In contrast to the confident selfrepresentation in the bazaar it was indeed as if someone had turned the volume off when we passed Nurani Masjid and entered the area in which the remaining Muslims of Naroda Patia are now segregated. Low houses, some of them not bigger than huts, huddled along narrow sandy paths. Mura Bey stopped a few young boys, who politely showed us the way to the local branch of the Islami Relief Committee, which was housed in the small school – with young children, just coming out in a surprisingly orderly fashion. The man at the desk waved us in eagerly and introduced himself as Nazir Khan Pathan, teacher and social worker. We learned that the Muslims in Naroda Patia had suffered during the pogrom because they had been (more than elsewhere in the city) exposed to their Hindu neighbours and organised groups of the Sangh parivar. In contrast to places like the old city or Juhapura, where Muslims have since long been in the majority, they had only started to settle in Naroda Patia after the 1970s and numbered around 10,000.

As we were still talking, about the complete absence of rehabilitation through the government, the isolated efforts of Muslim organisations and NGOs and the difficulties to get the school running again – which is one of the reasons why Muslim families stay in the vicinity – Nazir Khan seemed not to trust in our attentiveness, even though I was taking notes. He started writing a meticulous description of how the pogrom had started and unfolded. The two page-long report ends with the number of those who Khan felt were under his responsibility and he could not save: “35 young or youth, 45 young ladies, 20 innocent children, 20 senior citizens”. He handed me the paper, which clearly had the character of a testimony, and urged us to also take a worn 2004 issue of Communalism Combat, which has a short report on his life-risking success to save the Hindu children in his tuition class, whom he feared would be mistaken for Muslim children and killed.6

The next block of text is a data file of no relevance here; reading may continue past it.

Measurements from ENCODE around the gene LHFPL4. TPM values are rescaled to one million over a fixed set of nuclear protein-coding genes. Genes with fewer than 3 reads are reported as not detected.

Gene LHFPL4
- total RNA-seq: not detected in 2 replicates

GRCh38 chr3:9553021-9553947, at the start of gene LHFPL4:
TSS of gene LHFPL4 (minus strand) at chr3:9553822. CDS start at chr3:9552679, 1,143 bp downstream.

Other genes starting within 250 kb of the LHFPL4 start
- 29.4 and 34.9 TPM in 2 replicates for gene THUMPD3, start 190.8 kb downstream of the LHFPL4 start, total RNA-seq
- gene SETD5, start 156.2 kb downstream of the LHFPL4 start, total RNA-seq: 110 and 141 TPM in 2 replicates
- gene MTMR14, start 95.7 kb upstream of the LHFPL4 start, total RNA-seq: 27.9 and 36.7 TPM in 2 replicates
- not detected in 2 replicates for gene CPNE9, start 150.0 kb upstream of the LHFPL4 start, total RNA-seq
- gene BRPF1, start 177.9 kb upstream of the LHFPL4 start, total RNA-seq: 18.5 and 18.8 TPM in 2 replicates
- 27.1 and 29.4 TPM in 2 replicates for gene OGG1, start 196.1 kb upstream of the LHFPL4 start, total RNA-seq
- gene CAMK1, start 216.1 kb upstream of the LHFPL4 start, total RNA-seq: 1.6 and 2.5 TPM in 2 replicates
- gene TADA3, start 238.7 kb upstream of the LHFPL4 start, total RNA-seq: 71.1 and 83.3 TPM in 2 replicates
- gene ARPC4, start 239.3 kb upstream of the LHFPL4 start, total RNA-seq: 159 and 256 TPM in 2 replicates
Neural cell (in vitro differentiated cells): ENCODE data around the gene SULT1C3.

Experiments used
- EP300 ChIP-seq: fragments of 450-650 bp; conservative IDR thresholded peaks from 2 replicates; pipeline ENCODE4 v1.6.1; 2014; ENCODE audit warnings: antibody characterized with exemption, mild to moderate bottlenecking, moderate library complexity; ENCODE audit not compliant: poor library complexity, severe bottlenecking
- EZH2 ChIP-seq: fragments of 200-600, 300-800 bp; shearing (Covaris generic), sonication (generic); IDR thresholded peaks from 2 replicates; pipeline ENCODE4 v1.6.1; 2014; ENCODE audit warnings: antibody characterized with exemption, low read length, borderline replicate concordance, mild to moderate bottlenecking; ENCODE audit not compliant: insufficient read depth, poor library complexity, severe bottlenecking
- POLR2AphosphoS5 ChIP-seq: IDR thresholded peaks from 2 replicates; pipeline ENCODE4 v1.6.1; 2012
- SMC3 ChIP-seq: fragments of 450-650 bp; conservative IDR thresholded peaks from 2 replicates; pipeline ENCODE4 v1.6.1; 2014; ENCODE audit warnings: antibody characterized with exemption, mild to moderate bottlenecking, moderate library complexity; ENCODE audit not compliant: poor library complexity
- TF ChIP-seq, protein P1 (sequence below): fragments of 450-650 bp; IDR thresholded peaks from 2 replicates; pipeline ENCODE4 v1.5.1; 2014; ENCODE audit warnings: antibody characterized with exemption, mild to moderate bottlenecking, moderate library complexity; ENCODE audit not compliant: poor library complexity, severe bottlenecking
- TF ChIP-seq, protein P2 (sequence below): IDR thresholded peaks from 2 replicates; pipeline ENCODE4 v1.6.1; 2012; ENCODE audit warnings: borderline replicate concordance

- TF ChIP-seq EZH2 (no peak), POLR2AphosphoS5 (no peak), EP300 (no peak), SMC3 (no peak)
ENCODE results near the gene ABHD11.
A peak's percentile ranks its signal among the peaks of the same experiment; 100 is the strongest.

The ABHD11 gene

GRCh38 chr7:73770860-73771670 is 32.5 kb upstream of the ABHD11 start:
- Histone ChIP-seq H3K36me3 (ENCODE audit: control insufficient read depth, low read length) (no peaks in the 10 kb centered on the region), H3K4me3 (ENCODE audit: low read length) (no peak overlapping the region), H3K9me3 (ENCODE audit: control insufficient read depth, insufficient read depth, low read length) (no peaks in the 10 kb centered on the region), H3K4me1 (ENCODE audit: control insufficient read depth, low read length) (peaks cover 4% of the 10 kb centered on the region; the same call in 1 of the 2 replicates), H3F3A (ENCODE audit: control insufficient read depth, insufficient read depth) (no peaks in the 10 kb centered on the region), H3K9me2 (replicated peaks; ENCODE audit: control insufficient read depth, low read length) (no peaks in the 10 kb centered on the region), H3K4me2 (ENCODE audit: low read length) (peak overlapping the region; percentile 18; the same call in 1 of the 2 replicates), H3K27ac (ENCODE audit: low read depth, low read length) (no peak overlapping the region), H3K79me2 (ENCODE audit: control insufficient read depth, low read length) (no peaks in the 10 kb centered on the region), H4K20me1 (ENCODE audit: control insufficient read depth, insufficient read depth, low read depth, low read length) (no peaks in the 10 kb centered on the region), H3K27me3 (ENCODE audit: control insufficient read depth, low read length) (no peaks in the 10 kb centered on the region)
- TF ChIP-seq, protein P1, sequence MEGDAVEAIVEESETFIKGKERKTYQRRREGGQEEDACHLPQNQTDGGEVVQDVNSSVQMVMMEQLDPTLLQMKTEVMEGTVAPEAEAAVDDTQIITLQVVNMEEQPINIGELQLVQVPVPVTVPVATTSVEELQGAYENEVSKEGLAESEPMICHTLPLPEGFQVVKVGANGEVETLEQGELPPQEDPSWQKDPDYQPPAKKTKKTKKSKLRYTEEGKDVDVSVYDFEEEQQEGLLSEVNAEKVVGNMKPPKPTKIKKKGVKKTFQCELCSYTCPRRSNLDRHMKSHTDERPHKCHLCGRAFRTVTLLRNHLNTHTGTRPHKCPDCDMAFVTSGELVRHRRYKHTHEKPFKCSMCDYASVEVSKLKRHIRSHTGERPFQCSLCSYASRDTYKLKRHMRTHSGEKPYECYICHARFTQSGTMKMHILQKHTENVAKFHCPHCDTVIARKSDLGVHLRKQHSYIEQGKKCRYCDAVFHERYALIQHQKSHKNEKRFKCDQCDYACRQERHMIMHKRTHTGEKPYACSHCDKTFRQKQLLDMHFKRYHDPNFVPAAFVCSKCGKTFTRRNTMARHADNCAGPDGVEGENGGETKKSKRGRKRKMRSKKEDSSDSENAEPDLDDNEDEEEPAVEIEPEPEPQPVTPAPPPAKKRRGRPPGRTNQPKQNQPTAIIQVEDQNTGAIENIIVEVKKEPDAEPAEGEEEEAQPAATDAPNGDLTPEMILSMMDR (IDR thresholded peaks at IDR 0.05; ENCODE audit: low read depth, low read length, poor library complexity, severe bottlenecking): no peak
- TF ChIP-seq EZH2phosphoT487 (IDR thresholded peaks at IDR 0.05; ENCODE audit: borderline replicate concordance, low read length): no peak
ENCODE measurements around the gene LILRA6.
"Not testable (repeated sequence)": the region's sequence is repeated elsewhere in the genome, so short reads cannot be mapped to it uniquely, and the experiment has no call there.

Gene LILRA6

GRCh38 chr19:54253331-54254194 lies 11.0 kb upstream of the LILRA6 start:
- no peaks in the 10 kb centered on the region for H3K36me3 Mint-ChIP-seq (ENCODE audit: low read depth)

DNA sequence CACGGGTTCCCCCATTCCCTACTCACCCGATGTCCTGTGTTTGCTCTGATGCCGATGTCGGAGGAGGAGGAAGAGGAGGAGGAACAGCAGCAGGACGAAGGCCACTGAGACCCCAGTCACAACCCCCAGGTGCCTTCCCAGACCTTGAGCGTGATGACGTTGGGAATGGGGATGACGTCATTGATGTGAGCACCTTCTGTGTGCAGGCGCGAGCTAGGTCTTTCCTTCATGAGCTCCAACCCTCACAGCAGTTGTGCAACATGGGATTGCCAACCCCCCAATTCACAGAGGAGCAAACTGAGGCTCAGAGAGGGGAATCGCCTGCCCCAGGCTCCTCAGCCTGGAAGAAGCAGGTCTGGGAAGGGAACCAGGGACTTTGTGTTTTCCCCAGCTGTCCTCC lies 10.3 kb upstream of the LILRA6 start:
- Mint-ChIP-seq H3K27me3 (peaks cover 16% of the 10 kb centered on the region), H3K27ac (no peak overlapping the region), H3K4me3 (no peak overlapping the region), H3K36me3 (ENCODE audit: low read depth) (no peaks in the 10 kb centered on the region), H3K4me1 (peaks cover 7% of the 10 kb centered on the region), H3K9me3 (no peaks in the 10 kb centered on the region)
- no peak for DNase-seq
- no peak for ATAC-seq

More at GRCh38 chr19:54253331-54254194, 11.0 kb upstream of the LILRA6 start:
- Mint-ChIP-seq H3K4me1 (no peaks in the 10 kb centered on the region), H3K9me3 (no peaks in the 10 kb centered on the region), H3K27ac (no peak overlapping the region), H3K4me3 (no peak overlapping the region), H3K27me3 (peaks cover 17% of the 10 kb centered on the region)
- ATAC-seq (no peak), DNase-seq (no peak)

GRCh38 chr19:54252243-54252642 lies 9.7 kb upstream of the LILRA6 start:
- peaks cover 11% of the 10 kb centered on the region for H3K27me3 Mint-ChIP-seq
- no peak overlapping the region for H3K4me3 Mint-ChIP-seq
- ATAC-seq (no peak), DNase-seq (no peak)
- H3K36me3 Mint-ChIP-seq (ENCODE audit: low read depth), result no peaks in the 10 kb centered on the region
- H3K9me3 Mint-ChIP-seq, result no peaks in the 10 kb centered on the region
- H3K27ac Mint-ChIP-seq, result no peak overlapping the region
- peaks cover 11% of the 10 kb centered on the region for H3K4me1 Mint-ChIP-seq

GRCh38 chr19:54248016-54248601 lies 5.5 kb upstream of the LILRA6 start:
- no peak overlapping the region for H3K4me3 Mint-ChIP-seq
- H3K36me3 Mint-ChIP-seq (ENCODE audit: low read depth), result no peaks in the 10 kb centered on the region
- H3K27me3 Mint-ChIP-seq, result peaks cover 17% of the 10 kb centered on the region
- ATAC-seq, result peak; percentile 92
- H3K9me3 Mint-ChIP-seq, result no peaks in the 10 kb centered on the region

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However, the forlorn and isolated existence in Naroda Patia, which, in a sense, accounted for the “Hindu area” as well, represented only a part of the picture. Through Mura Bey we met Ahmed Shaikh, secretary of the local headquarters of the Deobandi Jamiat Ulma-i-Hind off Relief Road in the old city. Shaikh, a fragile elderly man suffering from a severe eye-related ailment that forces him to wear fluorescent sunglasses most of the time, became our guide into a world in which hope and hopelessness have merged to become inseparable. When I asked him about recent written material on the state of the Muslim population he first insisted we meet Gagan Sethi from the Centre for Social Justice (Janvikas), which has its office in the western part of the city and outside Juhapura, not far from the new shopping malls and the sparkling International Society for Krishna Consciousness (ISKcON) temple in the area that is so aptly called Satellite.

Dependence on NGOs